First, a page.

The Chicago Board Options Exchange Volatility Index dropped 17 percent over the week to 15.29 for the biggest retreat since October. The gauge of S&P 500 options known as the VIX (VIX) rallied to a one-year high on Feb. 3 as the S&P 500 plunged, before tumbling 29 percent over the final four days of the week.
Eight out of 10 S&P 500 groups rose in the week. Consumer-discretionary companies climbed 1.9 percent for the best performance.
Disney jumped 4.2 percent to $75.67. The world’s largest entertainment company’s earnings beat analysts’ estimates, underscoring its ability to translate success in theaters and children’s TV networks into additional revenue for its parks, games and consumer products businesses.
Michael Kors advanced 18 percent to $94.22. The luxury-goods company founded by the designer of the same name raised full-year sales and profit forecasts after customers in Europe and in North America bought more of its products, which include accessories, footwear, watches and jewelry.
Gap Inc. rose 10 percent to $42. The clothing retailer reported an unexpected gain in January same-store sales and said it expects to report fourth-quarter profit of at least 65 cents a share, more than the average analyst estimate. Gap will report results on Feb. 27.
Green Mountain (GMCR) surged 33 percent to $107.75. Coca-Cola agreed to buy 16.7 million newly issued shares in the maker of Keurig coffee brewers for about $74.98 each, aiming to introduce a system for producing single-serve cold drinks.
Akamai Technologies Inc. (AKAM), which helps speed Internet-data delivery for customers such as Apple Inc. and Sony Corp., soared 19 percent to $56.64. The company forecast first-quarter profit and sales ahead of analysts’ forecasts, allaying investors’ concerns that Apple may build its own content-delivery network, reducing its reliance on Akamai.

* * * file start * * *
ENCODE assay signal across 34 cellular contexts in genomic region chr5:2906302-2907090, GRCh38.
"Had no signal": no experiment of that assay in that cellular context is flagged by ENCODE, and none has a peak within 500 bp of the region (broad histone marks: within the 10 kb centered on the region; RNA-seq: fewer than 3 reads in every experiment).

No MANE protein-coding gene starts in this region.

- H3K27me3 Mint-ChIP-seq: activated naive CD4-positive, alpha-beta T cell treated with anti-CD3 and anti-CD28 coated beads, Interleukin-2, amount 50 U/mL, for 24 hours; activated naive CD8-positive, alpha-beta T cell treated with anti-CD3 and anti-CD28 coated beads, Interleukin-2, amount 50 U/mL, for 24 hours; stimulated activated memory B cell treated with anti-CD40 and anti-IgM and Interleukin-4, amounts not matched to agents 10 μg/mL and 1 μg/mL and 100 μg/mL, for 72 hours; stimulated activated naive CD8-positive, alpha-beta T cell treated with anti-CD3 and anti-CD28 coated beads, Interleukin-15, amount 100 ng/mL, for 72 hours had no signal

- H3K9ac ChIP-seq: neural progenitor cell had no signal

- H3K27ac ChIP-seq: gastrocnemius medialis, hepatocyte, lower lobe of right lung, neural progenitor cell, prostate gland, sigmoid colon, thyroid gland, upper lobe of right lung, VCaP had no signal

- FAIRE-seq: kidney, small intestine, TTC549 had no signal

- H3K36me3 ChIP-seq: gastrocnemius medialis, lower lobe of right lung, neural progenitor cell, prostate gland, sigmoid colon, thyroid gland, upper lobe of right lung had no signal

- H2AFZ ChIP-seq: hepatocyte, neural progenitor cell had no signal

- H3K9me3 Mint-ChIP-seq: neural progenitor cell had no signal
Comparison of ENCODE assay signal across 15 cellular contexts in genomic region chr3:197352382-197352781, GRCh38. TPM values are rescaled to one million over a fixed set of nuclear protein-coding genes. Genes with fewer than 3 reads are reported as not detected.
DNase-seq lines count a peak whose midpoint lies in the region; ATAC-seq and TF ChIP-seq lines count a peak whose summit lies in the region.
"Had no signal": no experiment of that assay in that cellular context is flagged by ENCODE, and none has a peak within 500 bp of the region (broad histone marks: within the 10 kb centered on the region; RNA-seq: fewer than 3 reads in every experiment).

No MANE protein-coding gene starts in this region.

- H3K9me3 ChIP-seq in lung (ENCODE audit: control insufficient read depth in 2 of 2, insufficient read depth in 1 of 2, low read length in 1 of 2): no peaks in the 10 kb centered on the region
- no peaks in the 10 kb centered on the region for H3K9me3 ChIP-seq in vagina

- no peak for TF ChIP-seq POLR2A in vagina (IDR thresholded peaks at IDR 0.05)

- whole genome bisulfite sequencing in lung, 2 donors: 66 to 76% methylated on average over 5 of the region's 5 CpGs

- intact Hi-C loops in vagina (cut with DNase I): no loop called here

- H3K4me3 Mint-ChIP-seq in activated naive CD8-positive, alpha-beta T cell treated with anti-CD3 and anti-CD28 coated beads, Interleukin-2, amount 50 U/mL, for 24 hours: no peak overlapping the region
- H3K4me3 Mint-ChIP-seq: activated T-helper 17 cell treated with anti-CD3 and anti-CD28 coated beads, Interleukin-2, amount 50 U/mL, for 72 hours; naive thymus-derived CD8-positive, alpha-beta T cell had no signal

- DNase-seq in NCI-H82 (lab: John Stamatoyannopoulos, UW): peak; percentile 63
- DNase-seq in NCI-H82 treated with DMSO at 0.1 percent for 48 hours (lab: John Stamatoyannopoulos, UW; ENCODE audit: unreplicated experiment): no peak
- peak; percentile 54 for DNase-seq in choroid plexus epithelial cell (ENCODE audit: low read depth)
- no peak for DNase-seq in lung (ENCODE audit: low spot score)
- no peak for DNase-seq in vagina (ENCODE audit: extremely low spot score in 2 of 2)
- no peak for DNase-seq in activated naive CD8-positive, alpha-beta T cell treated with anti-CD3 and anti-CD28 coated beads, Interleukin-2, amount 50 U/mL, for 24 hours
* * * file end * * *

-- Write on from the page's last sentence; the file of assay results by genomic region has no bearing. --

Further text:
Apple rose 3.8 percent to $519.68. The company said it bought back $14 billion in stock in the two weeks since reporting iPhone sales that fell short of estimates.
Expedia Inc. surged 15 percent to a record $74.45 after higher bookings helped the online travel service post quarterly profit that topped forecasts.
Twitter sank 16 percent to $54.35. Its first results as a public company showed a loss that was wider than projections. The operator of the microblogging website said its monthly active users grew 30 percent to 241 million from a year earlier, slowing from the 39 percent seen in the third quarter.
Microsoft Corp. declined 3.4 percent to $36.56 for the biggest drop in the Dow. The software maker named Satya Nadella (MSFT) chief executive officer, tapping an insider steeped in business technology to speed up a turnaround at the company that helped usher in the personal-computing age, only to be left behind as the world embraced the Web and mobile devices.
Telephone stocks fell the most among S&P 500 (SPX) groups, after AT&T Inc. introduced new service plans, the latest in an escalating price war among wireless carriers. AT&T sank 3.1 percent to $32.30 while Verizon Communications Inc. lost 2.5 percent to $46.81.
To contact the editor responsible for this story: Lynn Thomasson at email@example.com